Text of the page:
Arrow-right Camera
Gonzaga Basketball
Sports >  Gonzaga basketball

Analysis: Gonzaga’s defense and eventually its offense too much for Loyola Marymount

UPDATED: Sat., Jan. 11, 2020

Gonzaga forward Corey Kispert  drives past Loyola Marymount guard Eli Scott  during the first half  Saturday, Jan. 11, 2020, in Los Angeles. (Alex Gallardo / Associated Press)
Gonzaga forward Corey Kispert drives past Loyola Marymount guard Eli Scott during the first half Saturday, Jan. 11, 2020, in Los Angeles. (Alex Gallardo / Associated Press)

LOS ANGELES – Gersten Pavilion’s main scoreboard malfunctioned early in the second half, but a lot of folks didn’t notice because, well, there wasn’t much happening for Gonzaga or Loyola Marymount.

The problem was corrected within a few minutes. The timing was perfect, too, because No. 1-ranked Gonzaga, also top-ranked in scoring offense nationally, started putting up points in a hurry.

The Bulldogs spent the first 25 minutes or so figuring out LMU’s myriad defenses. When they solved it, the Zags broke away with a 49-point second half in an 87-62 victory Saturday in front of 3,534 – perhaps 35% of the crowd sporting Zags gear.

The offensive eruption helped the Zags (18-1, 4-0 WCC) enjoy a comfortable win, their 10th in a row and 22nd straight over the Lions (7-10, 1-2).

With San Francisco’s 79-75 victory at Pacific on Saturday, the Zags are the lone WCC program without a conference loss.

“We’re a high-paced offense and we like moving the ball quick, and they did some things that made it difficult,” said junior wing Corey Kispert, who warmed up in the second half and finished with 15 points, one of five in double figures. “But we’re good enough offensively that we find things that work, and we were able to figure it out.”

Gonzaga’s defense, solid until a late LMU scoring burst against reserves, was the team’s backbone. The Zags contained junior wing Eli Scott in the first half while taking a 38-22 lead. By the time Scott got untracked – he finished with 20 points – the Zags had already built a big cushion.

The Lions shot 38.6% from the field, well below their season average of 47.6%. They were on a point-per-minute pace most of the first half. Ivan Alipiev scored all 11 of his points in the second half when Gonzaga had a double-digit lead.

Senior forward Killian Tillie, 5 inches taller and 25 pounds lighter than Scott, got the defensive nod on Scott, who essentially directs the offense as a point forward. Tillie’s length bothered the 6-foot-5, 245-pound Scott, who had seven points, one assist and three turnovers in the opening half. The supporting cast couldn’t pick up the slack, shooting 6 of 20 from the field and missing all seven 3-point attempts.

By game’s end, Anton Watson, Admon Gilder, Corey Kispert, Drew Timme and Filip Petrusev had stints guarding Scott.

“I’ve been guarding him a while (with) two years playing against him,” Tillie said. “I know exactly what to do against him. I think we could have done a better job on him.”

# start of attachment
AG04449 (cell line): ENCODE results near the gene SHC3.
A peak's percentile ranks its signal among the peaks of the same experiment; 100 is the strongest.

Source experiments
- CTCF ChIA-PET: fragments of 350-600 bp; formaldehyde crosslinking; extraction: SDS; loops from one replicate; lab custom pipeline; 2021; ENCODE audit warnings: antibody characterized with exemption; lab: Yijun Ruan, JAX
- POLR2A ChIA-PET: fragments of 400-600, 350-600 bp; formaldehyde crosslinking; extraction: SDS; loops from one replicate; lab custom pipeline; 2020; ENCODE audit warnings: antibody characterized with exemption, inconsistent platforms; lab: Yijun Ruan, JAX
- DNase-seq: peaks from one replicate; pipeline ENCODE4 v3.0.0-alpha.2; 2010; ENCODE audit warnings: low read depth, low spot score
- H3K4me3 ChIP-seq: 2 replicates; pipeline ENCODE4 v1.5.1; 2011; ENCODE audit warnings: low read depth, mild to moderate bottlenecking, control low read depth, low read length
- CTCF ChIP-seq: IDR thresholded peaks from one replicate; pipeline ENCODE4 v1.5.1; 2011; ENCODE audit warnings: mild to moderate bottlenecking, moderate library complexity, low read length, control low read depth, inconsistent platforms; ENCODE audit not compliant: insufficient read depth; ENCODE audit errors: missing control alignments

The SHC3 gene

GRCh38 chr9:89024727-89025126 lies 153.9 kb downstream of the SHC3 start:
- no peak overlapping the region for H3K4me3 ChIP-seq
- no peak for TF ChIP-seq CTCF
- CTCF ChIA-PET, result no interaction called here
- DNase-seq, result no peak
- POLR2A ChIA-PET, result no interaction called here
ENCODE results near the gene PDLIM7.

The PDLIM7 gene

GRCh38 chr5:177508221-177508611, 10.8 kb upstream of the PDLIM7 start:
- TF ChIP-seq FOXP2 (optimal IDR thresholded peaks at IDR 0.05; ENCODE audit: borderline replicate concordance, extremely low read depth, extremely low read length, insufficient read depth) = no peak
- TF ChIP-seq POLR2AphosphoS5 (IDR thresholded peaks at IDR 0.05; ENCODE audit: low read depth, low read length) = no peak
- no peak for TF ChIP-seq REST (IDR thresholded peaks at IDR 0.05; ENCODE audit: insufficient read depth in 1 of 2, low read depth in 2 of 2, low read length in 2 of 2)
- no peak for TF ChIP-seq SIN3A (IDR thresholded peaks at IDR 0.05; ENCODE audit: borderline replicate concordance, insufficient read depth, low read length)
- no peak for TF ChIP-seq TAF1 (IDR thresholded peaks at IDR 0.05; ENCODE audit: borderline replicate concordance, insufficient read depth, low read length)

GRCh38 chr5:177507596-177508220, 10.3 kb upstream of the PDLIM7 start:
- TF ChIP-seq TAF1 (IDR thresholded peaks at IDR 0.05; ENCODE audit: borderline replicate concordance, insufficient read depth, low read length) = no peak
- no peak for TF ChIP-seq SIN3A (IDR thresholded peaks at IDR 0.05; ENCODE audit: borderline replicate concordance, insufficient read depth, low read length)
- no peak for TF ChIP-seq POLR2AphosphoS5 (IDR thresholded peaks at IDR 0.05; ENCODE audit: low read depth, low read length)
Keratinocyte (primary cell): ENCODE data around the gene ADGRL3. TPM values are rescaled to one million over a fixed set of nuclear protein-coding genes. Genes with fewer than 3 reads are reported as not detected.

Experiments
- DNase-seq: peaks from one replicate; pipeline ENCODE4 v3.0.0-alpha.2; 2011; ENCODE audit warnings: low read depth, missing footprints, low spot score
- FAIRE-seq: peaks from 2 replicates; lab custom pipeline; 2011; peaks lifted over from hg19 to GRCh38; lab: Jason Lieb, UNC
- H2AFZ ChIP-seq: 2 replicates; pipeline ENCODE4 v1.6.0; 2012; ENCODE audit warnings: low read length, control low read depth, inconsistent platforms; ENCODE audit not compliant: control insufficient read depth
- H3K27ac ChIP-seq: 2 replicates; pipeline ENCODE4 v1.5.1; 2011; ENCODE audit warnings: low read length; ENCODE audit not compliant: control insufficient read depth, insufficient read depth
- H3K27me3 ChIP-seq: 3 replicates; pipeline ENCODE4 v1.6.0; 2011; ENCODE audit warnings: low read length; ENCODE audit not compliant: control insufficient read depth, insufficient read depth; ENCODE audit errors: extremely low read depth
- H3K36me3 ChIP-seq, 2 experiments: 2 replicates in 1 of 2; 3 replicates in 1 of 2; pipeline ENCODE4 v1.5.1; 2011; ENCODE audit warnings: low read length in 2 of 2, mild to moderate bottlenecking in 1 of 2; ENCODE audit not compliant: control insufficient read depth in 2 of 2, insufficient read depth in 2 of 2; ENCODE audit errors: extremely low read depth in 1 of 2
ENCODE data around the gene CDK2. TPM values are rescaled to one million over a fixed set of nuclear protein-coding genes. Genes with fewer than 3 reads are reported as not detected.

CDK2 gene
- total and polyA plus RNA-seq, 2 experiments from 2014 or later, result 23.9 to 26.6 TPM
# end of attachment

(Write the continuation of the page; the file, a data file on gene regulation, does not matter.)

Watson was off to a nice start with a rebound, an assist and a steal, but he absorbed a hard foul while finishing a layup. His left shoulder popped out of place, a recurring problem that began Nov. 15 against Texas A&M, and he sat out the remainder of the game.

LMU, as advertised, was physical and emptied the defensive playbook at the Zags. The Lions switched between man and zone, sometimes within the same possession. They pressed, trapped and double-teamed posts and on the perimeter.

“They’re aggressive. They tried to trap us whenever they could,” said Petrusev, who scored 16 points – eight at the free-throw line – and grabbed seven rebounds. “They have those weird rotations when there’s really no rules, but they wouldn’t let us play one-on-one or (run) ball-screen plays. We just had to adjust.”

Gonzaga was in control from the outset, but errant free-throw and 3-point shooting kept things interesting. The Zags settled into stretches with two or three productive possessions followed by the same number of empty ones. They missed their first eight 3-point attempts before Gilder connected from deep with 4:02 left in the half.

Gonzaga’s defense against a subpar offensive team allowed the Zags to construct a 30-15 lead. The Zags scored the last six points of the half to take a 16-point lead.

The first 4-plus minutes of the second half were a slog with both teams misfiring and the Zags committing three turnovers. Ryan Woolridge’s driving layup, followed by buckets by Tillie and Kispert helped Gonzaga find its footing.

Drew Timme and Gilder, who combined for 22 points off the bench, added field goals as the Zags extended their lead to 67-46.

“They do a lot of changing and different looks,” Gonzaga coach Mark Few said of LMU. “That’s why you have to trust your guys to play, get in the right actions and make the right decisions. Woolridge is such a big key in that regard, and obviously Tillie. Drew was great about flashing and initiating offense and making smart, solid plays.”

Woolridge finished with 13 points, six rebounds and five assists. Timme had his first double-double with 10 points and 11 boards. The frontcourt of Petrusev, Tillie and Timme combined for 10 of the team’s 20 assists.

Follow along with the Zags

Subscribe to our Gonzaga Basketball newsletter to stay up with the latest news.

You have been successfully subscribed!
There was a problem subscribing you to the newsletter. Double check your email and try again, or email webteam@spokesman.com